Poet and author Benjamin Zephaniah dies aged 65
Writer and poet Benjamin Zephaniah has died at the age of 65, his family have announced.
The dub poet, known for his works about refugees and healthy eating and who also appeared in hit BBC show Peaky Blinders as Jeremiah Jesus, had been diagnosed with a brain tumour shortly before his death.
In 2014, Zephaniah worked with residents of Swansea’s Townhill and Mayhill area on a project called Poets on the Hill, exploring the legacy of Dylan Thomas in the city and culminating in performances at the Fairfield Social Club.
Zephaniah’s family said in a statement: “It is with great sadness and regret that we announced the death of our beloved husband, son and brother in the early hours of this morning 7th December 2023.
“Benjamin was diagnosed with a brain tumour eight weeks ago. Benjamin’s wife was by his side throughout and was with him when he passed.
“We shared him with the world and we know many will be shocked and saddened by this news.
“Benjamin was a true pioneer and innovator, he gave the world so much. Through an amazing career including a huge body of poems, literature, music, television, and radio, Benjamin leaves us with a joyful and fantastic legacy.
“Thank you for the love you have shown Professor Benjamin Zephaniah.”
Zoe Murphy, youth worker, writer and part of the Poets from the Hill collective said: “We had the absolute pleasure of meeting Benjamin during a project in 2014 that took the residents of Townhill to perform and write a revision of Under Milkwood based on the estate.
“It was a life-changing project for us as Poets on the Hill was born. We were lucky enough to get a foreword from Benjamin for our first anthology and we will never forget him performing ‘Do Not Go Gentle’ at the Fairfield Social Club.
“He always encouraged, supported and championed us and made us realise that poetry was for the people and not a select few. He helped us find our confidence and voice. He was a poetry powerhouse among so many other things and we will always be grateful that we met him.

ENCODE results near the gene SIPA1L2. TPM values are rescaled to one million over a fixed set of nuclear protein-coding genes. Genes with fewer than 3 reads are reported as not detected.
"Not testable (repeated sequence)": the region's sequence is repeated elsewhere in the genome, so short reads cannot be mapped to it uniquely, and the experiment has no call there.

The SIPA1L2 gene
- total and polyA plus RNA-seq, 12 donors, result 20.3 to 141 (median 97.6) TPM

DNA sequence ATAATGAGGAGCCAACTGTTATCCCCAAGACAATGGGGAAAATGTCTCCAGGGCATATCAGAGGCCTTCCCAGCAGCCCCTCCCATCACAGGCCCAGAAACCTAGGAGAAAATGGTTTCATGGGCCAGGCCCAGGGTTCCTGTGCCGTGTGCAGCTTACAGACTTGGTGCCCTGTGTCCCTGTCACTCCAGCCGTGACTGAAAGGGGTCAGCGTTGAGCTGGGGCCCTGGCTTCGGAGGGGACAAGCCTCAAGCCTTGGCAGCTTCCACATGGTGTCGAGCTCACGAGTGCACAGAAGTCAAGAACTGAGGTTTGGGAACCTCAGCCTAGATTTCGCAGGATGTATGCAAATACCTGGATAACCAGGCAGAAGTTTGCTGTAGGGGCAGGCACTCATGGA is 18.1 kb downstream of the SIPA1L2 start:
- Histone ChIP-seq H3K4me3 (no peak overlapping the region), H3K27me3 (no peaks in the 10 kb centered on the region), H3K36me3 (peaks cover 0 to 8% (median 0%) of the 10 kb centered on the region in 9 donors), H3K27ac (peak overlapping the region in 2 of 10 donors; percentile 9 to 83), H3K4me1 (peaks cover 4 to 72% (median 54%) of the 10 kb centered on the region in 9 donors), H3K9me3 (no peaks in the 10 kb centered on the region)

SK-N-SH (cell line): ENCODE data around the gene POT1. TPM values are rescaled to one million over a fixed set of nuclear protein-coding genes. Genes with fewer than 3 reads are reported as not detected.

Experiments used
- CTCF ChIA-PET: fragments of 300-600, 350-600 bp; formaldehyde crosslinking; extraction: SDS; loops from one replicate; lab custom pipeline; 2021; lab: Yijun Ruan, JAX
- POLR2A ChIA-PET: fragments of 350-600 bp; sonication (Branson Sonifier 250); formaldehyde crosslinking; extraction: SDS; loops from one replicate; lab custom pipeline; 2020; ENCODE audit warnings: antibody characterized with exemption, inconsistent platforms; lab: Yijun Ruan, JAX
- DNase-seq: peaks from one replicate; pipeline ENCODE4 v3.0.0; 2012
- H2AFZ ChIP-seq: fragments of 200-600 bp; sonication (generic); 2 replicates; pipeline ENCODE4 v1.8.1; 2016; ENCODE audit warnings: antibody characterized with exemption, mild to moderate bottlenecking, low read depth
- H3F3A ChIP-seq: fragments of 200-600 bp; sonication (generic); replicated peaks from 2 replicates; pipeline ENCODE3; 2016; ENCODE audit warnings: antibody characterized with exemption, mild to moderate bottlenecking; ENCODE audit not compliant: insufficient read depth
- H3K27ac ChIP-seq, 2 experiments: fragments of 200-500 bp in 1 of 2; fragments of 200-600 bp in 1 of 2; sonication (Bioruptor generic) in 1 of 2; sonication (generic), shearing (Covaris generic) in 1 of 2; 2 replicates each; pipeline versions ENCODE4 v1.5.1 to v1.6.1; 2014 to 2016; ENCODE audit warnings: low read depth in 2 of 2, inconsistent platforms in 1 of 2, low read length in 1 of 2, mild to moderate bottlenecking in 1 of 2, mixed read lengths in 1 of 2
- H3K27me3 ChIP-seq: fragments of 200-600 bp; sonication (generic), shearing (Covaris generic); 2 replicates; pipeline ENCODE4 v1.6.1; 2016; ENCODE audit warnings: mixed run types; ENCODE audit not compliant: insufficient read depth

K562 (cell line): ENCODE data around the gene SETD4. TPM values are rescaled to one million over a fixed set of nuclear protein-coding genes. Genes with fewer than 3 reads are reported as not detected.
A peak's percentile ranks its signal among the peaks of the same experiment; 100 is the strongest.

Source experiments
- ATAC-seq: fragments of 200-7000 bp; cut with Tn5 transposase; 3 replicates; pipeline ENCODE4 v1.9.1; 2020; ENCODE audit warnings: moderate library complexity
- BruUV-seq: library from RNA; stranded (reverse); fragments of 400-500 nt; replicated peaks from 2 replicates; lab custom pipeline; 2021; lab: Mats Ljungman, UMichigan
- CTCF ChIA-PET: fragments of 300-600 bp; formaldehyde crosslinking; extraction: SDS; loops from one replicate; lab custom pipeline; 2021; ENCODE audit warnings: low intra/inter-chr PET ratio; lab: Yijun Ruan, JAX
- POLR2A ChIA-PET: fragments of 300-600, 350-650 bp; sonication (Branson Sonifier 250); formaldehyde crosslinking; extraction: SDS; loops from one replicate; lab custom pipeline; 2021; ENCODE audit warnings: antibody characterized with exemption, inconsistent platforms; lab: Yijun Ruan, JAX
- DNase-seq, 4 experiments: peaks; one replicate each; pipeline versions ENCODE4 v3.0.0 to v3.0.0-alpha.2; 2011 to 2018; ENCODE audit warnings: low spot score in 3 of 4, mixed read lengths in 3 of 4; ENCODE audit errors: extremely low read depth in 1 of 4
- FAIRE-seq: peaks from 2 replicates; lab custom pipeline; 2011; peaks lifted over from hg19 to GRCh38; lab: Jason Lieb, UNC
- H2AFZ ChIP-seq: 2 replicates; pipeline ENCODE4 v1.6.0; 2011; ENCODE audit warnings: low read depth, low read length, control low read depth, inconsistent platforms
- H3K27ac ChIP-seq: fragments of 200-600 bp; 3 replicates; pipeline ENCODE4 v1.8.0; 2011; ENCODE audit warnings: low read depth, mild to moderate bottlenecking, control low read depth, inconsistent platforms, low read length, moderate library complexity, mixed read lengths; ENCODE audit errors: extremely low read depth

“Rest in Power Benjamin.”
During his first visit to the National Eisteddfod, which took place in Meifod, Powys in 2015, he called for the Welsh language to be taught in schools in England.
Mr Zephaniah said pupils should have a greater awareness of the “different cultures and languages” within Britain.
Speaking to BBC Wales’ Cymru Fyw at the time, he said: “Hindi, Chinese and French are taught [in schools], so why not Welsh? And why not Cornish? They’re part of our culture.”
He said he would “love to learn Welsh” but added it is “probably too late”.
The Birmingham-born poet was nominated for autobiography of the year at the National Book Awards for his work, The Life And Rhymes Of Benjamin Zephaniah, and it was also shortlisted for the Costa Book Award in 2018.
He was kicked out of school at the age of 13, unable to read or write and had dyslexia.
In his 20s he travelled to London where his first book Pen Rhythm was published by Page One Book.
His first writings used dub poetry, a Jamaica style of work that has evolved into the music genre of the same name, and he would also perform with the group The Benjamin Zephaniah Band.
Zephaniah, who rejected an OBE in 2003 due to the association of such an honour with the British Empire and its history of slavery, was often outspoken on racial abuse and education.
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